Modern research conducted on extracts of the Boswellia tree shows promise for the treatment of conditions including asthma, arthritis, wound healing, and inflammatory conditions, such as Crohn’s disease. The principal mechanism of action is the anti-inflammatory effect of the active constituents of frankincense – boswellic acid and other pentacyclic triterpenic acids. They work by inhibiting the pro-inflammatory processes in the body.
Frankincense is not commonly consumed orally, rather it is burned as incense or applied topically from dilutions of the essential oil. The latter is popular in skincare regimens to improve acne and to reduce signs of aging.
The wise men bestowed this gift unto Jesus as a symbol of the heavens, representing deity and light.
Another herb harvested from trees native to Arabia, myrrh, is an oily resin obtained in the same way as frankincense, only from the Commiphora tree instead of Boswellia.
In Biblical times, myrrh was used as an anointing oil to cleanse and purify for religious ceremonies. It was also used for embalming, and therefore was a symbol of death.
Medicinally, myrrh has been used for thousands of years for the treatment of indigestion, sore gums, ulcers, cold, cough, asthma, and arthritis (the wise men must have really cared about the little lord’s joints!). Preparations of myrrh from essential oils or using the gum resin contain terpenes and organic acids with antiseptic, astringent, analgesic, and anesthetic properties.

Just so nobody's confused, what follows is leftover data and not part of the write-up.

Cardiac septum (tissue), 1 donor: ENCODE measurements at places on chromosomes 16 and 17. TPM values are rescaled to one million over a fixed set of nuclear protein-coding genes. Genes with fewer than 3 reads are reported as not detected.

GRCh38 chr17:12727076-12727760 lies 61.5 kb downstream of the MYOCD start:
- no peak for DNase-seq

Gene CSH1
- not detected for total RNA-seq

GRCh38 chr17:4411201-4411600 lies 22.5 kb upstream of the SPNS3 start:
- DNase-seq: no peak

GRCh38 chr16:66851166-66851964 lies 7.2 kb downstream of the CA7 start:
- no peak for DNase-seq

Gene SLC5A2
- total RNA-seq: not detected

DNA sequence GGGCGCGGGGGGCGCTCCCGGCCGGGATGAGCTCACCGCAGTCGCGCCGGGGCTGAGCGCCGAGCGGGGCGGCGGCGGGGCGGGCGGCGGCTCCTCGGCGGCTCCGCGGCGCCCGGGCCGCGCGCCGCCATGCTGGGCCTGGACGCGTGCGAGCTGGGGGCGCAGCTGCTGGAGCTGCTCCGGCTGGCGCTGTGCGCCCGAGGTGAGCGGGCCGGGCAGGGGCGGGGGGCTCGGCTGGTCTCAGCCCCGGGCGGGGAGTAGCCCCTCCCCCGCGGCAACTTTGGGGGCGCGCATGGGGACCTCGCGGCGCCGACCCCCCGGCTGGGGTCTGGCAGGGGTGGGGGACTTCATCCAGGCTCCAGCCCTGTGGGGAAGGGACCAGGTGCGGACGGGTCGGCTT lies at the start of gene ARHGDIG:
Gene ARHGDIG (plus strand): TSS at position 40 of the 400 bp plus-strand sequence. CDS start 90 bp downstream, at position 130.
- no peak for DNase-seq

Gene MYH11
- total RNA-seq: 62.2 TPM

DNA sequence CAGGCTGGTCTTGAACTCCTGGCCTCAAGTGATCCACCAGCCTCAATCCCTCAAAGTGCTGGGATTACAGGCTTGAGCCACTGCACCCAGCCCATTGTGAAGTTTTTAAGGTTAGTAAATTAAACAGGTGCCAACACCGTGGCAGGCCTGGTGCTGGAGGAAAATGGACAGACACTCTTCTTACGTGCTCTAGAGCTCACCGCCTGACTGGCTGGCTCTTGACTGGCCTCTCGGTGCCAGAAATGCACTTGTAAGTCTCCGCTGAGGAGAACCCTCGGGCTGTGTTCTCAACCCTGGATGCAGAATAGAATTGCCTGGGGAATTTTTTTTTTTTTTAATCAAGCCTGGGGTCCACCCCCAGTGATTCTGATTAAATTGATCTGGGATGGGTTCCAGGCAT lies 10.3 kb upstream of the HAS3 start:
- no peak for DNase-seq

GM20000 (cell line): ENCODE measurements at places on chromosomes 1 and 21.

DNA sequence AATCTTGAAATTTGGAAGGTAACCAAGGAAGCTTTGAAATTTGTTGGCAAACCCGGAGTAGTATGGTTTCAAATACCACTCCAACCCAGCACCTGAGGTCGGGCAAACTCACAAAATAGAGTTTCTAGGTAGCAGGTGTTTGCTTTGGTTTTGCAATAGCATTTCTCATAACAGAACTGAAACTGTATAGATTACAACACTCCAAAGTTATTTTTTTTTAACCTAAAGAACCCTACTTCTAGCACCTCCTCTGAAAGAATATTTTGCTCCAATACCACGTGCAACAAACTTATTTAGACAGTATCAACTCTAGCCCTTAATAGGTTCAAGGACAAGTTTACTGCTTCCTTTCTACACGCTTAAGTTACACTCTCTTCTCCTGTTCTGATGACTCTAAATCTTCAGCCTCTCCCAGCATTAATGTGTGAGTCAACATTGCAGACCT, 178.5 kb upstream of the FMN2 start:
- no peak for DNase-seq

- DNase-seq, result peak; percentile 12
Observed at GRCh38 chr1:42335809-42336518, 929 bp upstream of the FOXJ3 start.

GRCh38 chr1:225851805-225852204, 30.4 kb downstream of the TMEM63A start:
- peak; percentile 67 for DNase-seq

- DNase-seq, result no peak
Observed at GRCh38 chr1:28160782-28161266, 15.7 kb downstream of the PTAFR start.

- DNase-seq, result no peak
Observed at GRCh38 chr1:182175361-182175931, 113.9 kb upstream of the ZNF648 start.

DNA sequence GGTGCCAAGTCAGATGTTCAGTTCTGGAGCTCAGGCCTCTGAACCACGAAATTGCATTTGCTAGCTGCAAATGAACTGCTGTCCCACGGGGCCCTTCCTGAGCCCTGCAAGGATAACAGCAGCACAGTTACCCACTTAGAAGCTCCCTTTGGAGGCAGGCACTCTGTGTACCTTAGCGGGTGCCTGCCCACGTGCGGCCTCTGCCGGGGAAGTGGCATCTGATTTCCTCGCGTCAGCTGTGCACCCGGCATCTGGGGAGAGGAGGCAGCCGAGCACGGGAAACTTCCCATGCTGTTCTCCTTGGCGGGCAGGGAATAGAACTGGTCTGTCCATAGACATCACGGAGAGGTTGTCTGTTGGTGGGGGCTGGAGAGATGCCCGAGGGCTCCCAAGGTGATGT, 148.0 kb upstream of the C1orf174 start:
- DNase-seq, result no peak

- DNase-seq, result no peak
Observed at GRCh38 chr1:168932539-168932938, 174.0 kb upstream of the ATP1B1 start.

Together, frankincense and myrrh may convey even more powerful health benefits because of the transformation of their chemical constituents displaying synergistic effects.
Though current medicinal research is encouraging, these herbs remain uncommon these days, especially in the West, as the trees only grow in their native land. In addition, overharvesting of Boswellia and Commiphora trees leaves them vulnerable.
Thankfully, other holiday herbs are easy to find and offer their own characteristic beauty, aroma, taste, and medicinal benefits.
As fall transitions to winter and the deciduous trees have dropped their leaves, evergreens get their time to shine. Displays of fir and pine trees as Christmas trees and wreaths delight our eyes with their beauty and noses with their fragrance.
Pine needles are also a wonderful addition to a holistic nutrition regimen. Common preparations of pine needles include infusions of the needles, tinctures made from the bark or needles, and essential oils.
These preparations maximize the extraction of pine’s chemical constituents including:
- Pinene (a terpene responsible for the characteristic smell of pine trees)
Due to the antioxidant and antimicrobial properties of these phytochemicals, pine is a subject of scientific research exploring the benefits of this herb for liver disease, inflammation, memory, lipid disorders, and as a natural food preservative.
“Oh, ho the mistletoe, hung where you can see…”
If you know the rest of the words to the song, then you know that mistletoe is an iconic symbol of romance for the holiday season.
Its reputation likely began with the Celtic druids who marveled that mistletoe bloomed during the dead of winter, thus becoming a symbol of vitality. It was often used to improve fertility in humans and animals.